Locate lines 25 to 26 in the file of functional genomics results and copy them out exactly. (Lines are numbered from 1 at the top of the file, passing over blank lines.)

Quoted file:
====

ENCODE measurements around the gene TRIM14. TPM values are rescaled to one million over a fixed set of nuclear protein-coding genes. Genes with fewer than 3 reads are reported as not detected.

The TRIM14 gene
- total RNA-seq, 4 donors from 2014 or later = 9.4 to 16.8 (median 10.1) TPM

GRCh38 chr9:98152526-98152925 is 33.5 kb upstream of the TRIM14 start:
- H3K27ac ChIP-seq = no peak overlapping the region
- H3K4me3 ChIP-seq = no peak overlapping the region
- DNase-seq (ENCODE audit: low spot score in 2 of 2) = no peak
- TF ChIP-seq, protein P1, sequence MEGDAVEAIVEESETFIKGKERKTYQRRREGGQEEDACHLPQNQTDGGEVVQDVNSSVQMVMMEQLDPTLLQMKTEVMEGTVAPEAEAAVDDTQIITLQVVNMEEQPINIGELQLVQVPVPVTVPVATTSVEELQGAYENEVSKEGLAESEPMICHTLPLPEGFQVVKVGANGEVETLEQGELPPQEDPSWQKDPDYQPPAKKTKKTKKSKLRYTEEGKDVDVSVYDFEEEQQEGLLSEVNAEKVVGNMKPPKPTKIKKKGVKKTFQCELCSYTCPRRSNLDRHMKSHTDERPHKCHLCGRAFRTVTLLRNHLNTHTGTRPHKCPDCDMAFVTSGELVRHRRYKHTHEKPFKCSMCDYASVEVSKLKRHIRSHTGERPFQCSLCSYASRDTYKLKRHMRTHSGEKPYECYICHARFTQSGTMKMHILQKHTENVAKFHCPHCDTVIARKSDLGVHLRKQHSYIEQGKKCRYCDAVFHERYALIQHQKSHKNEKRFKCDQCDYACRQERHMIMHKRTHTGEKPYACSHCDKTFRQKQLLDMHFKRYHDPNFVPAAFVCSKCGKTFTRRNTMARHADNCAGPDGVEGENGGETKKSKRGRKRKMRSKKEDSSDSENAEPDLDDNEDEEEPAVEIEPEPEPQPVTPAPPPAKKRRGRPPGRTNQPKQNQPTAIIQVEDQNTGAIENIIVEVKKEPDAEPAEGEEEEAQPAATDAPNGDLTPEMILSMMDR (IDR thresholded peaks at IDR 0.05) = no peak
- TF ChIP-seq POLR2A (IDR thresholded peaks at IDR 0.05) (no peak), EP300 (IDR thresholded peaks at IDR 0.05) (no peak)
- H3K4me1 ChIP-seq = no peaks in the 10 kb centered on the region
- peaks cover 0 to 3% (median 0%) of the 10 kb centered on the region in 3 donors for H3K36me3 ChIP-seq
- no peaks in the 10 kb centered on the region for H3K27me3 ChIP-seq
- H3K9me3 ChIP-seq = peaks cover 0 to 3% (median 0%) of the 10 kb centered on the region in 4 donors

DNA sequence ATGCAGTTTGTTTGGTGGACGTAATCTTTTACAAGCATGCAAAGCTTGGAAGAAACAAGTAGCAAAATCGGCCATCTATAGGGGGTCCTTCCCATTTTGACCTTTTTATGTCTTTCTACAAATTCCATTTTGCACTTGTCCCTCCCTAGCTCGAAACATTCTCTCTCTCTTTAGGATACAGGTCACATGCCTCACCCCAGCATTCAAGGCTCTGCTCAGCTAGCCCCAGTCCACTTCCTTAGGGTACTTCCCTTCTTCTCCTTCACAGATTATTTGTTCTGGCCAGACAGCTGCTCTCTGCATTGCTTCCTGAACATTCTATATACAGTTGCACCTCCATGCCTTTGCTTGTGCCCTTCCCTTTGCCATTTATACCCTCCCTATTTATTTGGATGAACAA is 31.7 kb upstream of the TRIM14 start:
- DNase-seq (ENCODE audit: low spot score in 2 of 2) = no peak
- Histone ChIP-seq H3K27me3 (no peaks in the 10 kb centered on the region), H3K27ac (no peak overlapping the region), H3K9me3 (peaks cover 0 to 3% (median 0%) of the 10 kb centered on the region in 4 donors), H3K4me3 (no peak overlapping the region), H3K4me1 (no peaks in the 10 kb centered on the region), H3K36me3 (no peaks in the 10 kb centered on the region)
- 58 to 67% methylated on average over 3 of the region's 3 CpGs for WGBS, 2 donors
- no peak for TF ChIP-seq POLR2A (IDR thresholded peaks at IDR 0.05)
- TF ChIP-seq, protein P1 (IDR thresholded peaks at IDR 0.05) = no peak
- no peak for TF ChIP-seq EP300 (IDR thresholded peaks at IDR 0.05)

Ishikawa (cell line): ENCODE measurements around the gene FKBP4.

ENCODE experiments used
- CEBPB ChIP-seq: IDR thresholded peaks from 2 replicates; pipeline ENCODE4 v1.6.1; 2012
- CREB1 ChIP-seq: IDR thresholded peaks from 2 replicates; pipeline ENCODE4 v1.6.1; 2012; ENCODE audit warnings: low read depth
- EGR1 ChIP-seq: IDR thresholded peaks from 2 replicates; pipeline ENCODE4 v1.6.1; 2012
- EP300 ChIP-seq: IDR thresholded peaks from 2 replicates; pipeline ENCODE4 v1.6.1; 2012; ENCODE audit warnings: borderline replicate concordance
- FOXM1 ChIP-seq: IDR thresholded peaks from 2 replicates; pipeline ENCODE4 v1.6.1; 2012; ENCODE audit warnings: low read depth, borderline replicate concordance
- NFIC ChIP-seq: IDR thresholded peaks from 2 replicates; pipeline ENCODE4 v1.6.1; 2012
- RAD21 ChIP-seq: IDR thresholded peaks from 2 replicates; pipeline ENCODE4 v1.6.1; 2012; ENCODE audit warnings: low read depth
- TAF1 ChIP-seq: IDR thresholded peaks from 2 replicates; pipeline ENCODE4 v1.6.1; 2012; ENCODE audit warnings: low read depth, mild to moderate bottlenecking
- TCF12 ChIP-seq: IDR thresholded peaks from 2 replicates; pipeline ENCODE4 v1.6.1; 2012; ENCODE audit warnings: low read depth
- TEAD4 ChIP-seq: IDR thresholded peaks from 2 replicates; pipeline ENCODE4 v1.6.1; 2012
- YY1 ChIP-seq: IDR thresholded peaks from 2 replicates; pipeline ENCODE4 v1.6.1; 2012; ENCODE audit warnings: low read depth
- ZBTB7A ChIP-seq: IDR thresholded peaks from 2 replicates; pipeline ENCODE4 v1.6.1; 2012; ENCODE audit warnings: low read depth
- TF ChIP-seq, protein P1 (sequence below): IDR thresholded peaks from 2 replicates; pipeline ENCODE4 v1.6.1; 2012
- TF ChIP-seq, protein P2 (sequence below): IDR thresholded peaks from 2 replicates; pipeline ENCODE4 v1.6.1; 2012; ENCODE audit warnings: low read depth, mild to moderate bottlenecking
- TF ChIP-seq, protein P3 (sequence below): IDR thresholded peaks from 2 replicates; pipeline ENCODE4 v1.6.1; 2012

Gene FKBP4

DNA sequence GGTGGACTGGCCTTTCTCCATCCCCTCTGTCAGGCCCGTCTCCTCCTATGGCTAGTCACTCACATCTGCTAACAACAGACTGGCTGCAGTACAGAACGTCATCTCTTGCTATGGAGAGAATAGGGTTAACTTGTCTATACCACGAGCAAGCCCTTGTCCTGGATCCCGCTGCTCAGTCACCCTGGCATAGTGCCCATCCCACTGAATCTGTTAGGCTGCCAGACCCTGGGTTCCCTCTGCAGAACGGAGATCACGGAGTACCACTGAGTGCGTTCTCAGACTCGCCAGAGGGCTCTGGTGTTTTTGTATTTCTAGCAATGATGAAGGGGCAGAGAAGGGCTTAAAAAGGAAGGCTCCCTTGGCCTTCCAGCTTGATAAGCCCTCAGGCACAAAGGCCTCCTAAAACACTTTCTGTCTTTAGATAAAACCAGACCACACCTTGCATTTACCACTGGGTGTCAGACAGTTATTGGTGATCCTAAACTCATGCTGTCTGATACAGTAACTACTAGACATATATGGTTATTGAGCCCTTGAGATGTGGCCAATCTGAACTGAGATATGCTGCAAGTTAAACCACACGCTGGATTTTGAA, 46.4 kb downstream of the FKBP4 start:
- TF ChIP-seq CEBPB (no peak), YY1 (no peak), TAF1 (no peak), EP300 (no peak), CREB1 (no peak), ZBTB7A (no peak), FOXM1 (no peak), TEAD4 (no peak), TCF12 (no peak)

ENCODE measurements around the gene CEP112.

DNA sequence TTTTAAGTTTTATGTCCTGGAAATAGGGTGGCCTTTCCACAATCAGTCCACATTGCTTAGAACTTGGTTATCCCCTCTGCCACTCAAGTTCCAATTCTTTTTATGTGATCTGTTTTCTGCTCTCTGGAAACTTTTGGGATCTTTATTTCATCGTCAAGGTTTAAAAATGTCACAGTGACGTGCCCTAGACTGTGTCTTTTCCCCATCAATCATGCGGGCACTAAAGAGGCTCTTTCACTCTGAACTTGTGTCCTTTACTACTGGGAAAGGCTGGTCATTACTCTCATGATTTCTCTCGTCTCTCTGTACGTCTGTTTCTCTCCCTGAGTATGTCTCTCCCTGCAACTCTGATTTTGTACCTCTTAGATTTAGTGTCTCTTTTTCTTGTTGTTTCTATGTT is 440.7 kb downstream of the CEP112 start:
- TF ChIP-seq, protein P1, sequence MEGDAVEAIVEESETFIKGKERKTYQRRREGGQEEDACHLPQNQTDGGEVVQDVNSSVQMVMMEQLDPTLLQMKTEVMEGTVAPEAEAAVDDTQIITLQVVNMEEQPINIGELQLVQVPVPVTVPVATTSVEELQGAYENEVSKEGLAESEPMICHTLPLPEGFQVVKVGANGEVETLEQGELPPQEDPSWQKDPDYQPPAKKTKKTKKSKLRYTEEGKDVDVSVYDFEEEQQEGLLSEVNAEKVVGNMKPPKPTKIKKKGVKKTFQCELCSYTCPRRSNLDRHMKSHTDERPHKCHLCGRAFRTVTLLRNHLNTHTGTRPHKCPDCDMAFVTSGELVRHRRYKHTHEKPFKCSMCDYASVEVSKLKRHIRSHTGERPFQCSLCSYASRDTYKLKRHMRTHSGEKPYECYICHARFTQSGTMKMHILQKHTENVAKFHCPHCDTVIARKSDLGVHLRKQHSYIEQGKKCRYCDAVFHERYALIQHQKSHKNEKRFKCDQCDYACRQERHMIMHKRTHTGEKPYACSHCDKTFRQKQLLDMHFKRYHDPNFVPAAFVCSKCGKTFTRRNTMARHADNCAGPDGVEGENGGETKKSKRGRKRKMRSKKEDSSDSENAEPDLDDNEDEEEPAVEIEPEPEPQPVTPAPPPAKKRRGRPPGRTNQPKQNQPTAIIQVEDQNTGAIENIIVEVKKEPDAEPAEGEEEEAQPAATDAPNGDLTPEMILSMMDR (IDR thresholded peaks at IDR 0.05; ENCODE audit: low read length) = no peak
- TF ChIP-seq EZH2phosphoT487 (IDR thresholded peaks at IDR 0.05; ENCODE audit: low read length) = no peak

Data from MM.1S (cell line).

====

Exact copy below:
- EGR1 ChIP-seq: IDR thresholded peaks from 2 replicates; pipeline ENCODE4 v1.6.1; 2012
- EP300 ChIP-seq: IDR thresholded peaks from 2 replicates; pipeline ENCODE4 v1.6.1; 2012; ENCODE audit warnings: borderline replicate concordance